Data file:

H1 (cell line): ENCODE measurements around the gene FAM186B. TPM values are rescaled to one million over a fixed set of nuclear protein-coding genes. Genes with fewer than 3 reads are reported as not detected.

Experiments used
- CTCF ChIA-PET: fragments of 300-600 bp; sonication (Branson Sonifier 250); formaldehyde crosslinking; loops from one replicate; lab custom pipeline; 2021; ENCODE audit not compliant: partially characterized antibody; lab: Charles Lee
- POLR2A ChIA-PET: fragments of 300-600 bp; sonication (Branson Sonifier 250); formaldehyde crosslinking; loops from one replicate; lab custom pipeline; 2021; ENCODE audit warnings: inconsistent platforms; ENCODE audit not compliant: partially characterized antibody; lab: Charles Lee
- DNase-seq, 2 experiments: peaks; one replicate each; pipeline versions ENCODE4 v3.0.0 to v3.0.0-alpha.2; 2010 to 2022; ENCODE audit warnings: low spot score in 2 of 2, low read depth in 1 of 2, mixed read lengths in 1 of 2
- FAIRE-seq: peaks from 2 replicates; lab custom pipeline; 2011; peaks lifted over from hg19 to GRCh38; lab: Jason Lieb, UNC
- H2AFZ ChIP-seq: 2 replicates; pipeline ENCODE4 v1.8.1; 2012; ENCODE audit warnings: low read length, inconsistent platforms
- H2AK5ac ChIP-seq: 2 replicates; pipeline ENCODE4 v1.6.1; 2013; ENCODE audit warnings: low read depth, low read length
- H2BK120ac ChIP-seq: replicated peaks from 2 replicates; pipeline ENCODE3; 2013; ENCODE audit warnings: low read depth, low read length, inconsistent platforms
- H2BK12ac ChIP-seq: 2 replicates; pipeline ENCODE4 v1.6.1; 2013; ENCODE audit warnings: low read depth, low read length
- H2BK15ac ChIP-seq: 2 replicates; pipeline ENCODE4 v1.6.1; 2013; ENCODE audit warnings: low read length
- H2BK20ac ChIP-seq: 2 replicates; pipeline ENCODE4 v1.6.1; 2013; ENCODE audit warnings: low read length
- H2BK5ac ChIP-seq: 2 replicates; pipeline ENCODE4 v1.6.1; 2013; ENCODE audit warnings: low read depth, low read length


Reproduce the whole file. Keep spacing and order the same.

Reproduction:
H1 (cell line): ENCODE measurements around the gene FAM186B. TPM values are rescaled to one million over a fixed set of nuclear protein-coding genes. Genes with fewer than 3 reads are reported as not detected.

Experiments used
- CTCF ChIA-PET: fragments of 300-600 bp; sonication (Branson Sonifier 250); formaldehyde crosslinking; loops from one replicate; lab custom pipeline; 2021; ENCODE audit not compliant: partially characterized antibody; lab: Charles Lee
- POLR2A ChIA-PET: fragments of 300-600 bp; sonication (Branson Sonifier 250); formaldehyde crosslinking; loops from one replicate; lab custom pipeline; 2021; ENCODE audit warnings: inconsistent platforms; ENCODE audit not compliant: partially characterized antibody; lab: Charles Lee
- DNase-seq, 2 experiments: peaks; one replicate each; pipeline versions ENCODE4 v3.0.0 to v3.0.0-alpha.2; 2010 to 2022; ENCODE audit warnings: low spot score in 2 of 2, low read depth in 1 of 2, mixed read lengths in 1 of 2
- FAIRE-seq: peaks from 2 replicates; lab custom pipeline; 2011; peaks lifted over from hg19 to GRCh38; lab: Jason Lieb, UNC
- H2AFZ ChIP-seq: 2 replicates; pipeline ENCODE4 v1.8.1; 2012; ENCODE audit warnings: low read length, inconsistent platforms
- H2AK5ac ChIP-seq: 2 replicates; pipeline ENCODE4 v1.6.1; 2013; ENCODE audit warnings: low read depth, low read length
- H2BK120ac ChIP-seq: replicated peaks from 2 replicates; pipeline ENCODE3; 2013; ENCODE audit warnings: low read depth, low read length, inconsistent platforms
- H2BK12ac ChIP-seq: 2 replicates; pipeline ENCODE4 v1.6.1; 2013; ENCODE audit warnings: low read depth, low read length
- H2BK15ac ChIP-seq: 2 replicates; pipeline ENCODE4 v1.6.1; 2013; ENCODE audit warnings: low read length
- H2BK20ac ChIP-seq: 2 replicates; pipeline ENCODE4 v1.6.1; 2013; ENCODE audit warnings: low read length
- H2BK5ac ChIP-seq: 2 replicates; pipeline ENCODE4 v1.6.1; 2013; ENCODE audit warnings: low read depth, low read length